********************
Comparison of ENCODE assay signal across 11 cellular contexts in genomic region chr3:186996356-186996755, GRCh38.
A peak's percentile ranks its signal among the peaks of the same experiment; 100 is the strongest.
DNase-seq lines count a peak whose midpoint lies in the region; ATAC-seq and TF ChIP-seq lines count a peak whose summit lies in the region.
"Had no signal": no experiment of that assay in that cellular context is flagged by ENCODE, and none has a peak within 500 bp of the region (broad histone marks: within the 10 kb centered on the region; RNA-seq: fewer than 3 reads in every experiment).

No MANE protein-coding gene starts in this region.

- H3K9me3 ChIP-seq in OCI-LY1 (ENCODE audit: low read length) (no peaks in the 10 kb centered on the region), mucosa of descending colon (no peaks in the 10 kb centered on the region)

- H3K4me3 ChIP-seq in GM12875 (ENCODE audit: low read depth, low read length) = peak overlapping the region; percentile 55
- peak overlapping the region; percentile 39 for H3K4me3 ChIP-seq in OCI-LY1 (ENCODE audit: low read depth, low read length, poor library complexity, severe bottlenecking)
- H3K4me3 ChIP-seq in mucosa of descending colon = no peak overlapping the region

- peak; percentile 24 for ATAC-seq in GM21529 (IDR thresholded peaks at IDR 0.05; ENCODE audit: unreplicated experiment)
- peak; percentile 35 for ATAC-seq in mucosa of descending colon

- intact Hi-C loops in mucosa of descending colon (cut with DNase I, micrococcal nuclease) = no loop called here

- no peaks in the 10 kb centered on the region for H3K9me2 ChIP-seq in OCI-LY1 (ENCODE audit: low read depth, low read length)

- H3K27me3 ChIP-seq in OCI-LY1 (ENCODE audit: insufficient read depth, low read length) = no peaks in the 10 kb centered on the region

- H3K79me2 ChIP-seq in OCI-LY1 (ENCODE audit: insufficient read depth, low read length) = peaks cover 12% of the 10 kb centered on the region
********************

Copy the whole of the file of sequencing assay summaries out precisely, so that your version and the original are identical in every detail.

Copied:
Comparison of ENCODE assay signal across 11 cellular contexts in genomic region chr3:186996356-186996755, GRCh38.
A peak's percentile ranks its signal among the peaks of the same experiment; 100 is the strongest.
DNase-seq lines count a peak whose midpoint lies in the region; ATAC-seq and TF ChIP-seq lines count a peak whose summit lies in the region.
"Had no signal": no experiment of that assay in that cellular context is flagged by ENCODE, and none has a peak within 500 bp of the region (broad histone marks: within the 10 kb centered on the region; RNA-seq: fewer than 3 reads in every experiment).

No MANE protein-coding gene starts in this region.

- H3K9me3 ChIP-seq in OCI-LY1 (ENCODE audit: low read length) (no peaks in the 10 kb centered on the region), mucosa of descending colon (no peaks in the 10 kb centered on the region)

- H3K4me3 ChIP-seq in GM12875 (ENCODE audit: low read depth, low read length) = peak overlapping the region; percentile 55
- peak overlapping the region; percentile 39 for H3K4me3 ChIP-seq in OCI-LY1 (ENCODE audit: low read depth, low read length, poor library complexity, severe bottlenecking)
- H3K4me3 ChIP-seq in mucosa of descending colon = no peak overlapping the region

- peak; percentile 24 for ATAC-seq in GM21529 (IDR thresholded peaks at IDR 0.05; ENCODE audit: unreplicated experiment)
- peak; percentile 35 for ATAC-seq in mucosa of descending colon

- intact Hi-C loops in mucosa of descending colon (cut with DNase I, micrococcal nuclease) = no loop called here

- no peaks in the 10 kb centered on the region for H3K9me2 ChIP-seq in OCI-LY1 (ENCODE audit: low read depth, low read length)

- H3K27me3 ChIP-seq in OCI-LY1 (ENCODE audit: insufficient read depth, low read length) = no peaks in the 10 kb centered on the region

- H3K79me2 ChIP-seq in OCI-LY1 (ENCODE audit: insufficient read depth, low read length) = peaks cover 12% of the 10 kb centered on the region